So much to know and still you continue with your courageous stories. Simply the best and entertaining indeed!

Dora Weithers (author) from The Caribbean on March 25, 2018:

Thanks, Manatita. Change happens when the baby is born. Conversations will be different now.

manatita44 from london on March 24, 2018:

Seemed like good food and a lot of baby talk until the accident came. Sorry about many and Easter at that.

Dora Weithers (author) from The Caribbean on March 09, 2018:

Thanks Sam, for reading and commenting. I appreciate your humorous comments.

Sam on March 09, 2018:

Sorry for Manny. The accident took the taste of the johnny cake and saltfish out of my mouth.

Dora Weithers (author) from The Caribbean on February 22, 2018:

Mary, thanks for following through. The mothers in this story are powerfully focused. They know what's important so their children fall in line.

Mary Norton from Ontario, Canada on February 21, 2018:

Oh my...am on my way to the fourth part and excited to know what happened. I like the way the Manny and the grandmothers took this event with no regard for scandal.

Dora Weithers (author) from The Caribbean on February 18, 2018:

Yes, Bill. An unforgettable birth date. Thanks for affirming my table of characters. Sure, try it.

Dora Weithers (author) from The Caribbean on February 18, 2018:

GlenR, thanks for your question and for following, of course. These anecdotes are mostly true. This one about the boy sleeping on his knees is totally true. I know him, now an elderly man.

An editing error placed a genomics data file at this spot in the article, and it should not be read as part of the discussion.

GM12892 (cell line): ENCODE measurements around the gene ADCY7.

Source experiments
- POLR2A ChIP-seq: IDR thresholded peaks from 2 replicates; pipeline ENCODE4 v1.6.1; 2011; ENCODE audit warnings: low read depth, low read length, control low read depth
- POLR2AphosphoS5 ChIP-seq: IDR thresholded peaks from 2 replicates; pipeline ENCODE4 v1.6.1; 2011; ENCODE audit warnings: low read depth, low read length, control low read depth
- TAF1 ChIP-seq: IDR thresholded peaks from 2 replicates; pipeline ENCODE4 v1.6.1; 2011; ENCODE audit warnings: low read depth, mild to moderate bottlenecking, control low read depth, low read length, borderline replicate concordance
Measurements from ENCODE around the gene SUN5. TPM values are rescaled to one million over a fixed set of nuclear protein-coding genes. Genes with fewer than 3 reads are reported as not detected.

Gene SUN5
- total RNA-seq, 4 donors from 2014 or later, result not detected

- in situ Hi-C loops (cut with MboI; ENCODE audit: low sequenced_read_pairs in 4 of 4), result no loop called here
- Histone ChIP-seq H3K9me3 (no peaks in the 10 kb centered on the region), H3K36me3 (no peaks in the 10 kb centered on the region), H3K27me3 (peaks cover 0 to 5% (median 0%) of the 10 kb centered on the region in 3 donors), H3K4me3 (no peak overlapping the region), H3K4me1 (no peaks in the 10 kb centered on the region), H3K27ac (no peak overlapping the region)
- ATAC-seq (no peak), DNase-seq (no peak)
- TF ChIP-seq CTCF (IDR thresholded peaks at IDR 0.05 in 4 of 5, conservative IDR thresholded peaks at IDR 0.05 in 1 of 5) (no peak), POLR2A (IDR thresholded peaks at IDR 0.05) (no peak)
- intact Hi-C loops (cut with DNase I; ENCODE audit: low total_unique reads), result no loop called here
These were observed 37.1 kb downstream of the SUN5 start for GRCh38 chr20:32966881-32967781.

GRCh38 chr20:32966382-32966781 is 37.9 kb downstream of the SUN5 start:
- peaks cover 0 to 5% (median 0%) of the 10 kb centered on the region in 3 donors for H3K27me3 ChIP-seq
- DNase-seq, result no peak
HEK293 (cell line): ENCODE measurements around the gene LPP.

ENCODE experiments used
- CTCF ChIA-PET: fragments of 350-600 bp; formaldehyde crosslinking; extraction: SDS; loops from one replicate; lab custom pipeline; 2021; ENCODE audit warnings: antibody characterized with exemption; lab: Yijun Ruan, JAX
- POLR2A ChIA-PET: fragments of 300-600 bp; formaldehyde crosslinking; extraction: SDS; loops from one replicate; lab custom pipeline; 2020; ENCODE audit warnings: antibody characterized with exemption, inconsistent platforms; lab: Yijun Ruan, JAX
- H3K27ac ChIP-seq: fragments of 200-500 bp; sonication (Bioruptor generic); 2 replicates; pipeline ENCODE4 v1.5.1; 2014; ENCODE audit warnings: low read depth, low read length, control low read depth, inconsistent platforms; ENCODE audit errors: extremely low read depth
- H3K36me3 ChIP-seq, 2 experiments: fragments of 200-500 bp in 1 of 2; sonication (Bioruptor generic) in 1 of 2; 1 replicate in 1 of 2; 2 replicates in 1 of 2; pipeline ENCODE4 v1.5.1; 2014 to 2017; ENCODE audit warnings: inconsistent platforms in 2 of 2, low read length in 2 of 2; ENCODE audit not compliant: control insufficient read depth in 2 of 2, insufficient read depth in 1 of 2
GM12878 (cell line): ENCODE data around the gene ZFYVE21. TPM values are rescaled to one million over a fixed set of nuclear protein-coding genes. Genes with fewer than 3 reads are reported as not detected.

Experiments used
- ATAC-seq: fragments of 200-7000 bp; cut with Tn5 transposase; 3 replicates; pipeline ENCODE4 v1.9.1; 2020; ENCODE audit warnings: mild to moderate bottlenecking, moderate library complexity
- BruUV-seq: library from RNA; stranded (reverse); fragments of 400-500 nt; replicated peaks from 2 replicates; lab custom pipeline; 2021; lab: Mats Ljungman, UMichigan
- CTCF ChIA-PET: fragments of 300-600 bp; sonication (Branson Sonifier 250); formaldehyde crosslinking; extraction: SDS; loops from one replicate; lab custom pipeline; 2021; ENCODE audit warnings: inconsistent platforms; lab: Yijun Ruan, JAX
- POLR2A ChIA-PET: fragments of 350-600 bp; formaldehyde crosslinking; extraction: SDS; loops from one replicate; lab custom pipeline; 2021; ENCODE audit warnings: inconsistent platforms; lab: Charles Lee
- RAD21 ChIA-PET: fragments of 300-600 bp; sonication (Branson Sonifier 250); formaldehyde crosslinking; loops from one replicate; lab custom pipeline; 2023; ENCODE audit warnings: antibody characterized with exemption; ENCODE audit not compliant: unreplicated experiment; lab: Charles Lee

William Kovacic from Pleasant Gap, PA on February 17, 2018:

So we have an Easter baby. That's exciting! I'm waiting to see how this all turns out. On another note, Dora, I like the way you list the characters and their relationship to the story. I might have to try that on mine. I do believe it's helpful. Thanks again, for another great episode.

Glen Rix from UK on February 16, 2018:

Dora, is it actually the case that in the past some homes were so crowded that people knelt down to sleep? Or was the social worker exaggerating?

The food in the image looks enticing. I wish you had described what the family was eating. Perhaps we will learn about Caribbean foods later in the story?

I look forward to finding out the outcome of Manny’s collision.

Dora Weithers (author) from The Caribbean on February 16, 2018:

Thanks, Frank. I appreciate you pinpointing what you like. Please don't be shy to say what you don't like.

Frank Atanacio from Shelton on February 16, 2018:

I like the plot and how you playlist the characters in order Ms Dora... elegantly lucid read...

Dora Weithers (author) from The Caribbean on February 16, 2018:

Thanks, Eric. I appreciate your following and commenting.

Eric Dierker from Spring Valley, CA. U.S.A. on February 15, 2018:

Well I am in love with these families. I like passionate people. Man o Man do I hope Manny will be OK.

Dora Weithers (author) from The Caribbean on February 15, 2018:

Thanks, Kari, for asking. My intention is to post a new episode every Wednesday. You encourage me to keep up.

Dora Weithers (author) from The Caribbean on February 15, 2018:

Thanks Peggy for following. Isn't that the pits when negative stuff happens? Hope they'll find a way to cope.

Dora Weithers (author) from The Caribbean on February 15, 2018:

Thanks Flourish. It takes much effort to write outside my comfort zone, but I'm beginning to enjoy it.

Kari Poulsen from Ohio on February 14, 2018:

When do you think the next installment will be out? I'm caught up in this story.

Peg Cole from Northeast of Dallas, Texas on February 14, 2018:

Sweet and touching events surrounding the birth of the baby and now that Manny is finally interested, oh, no! Waiting on Chapter 4 to see what's next.

FlourishAnyway from USA on February 14, 2018:

Beautiful, bittersweet and authentically communicated and felt.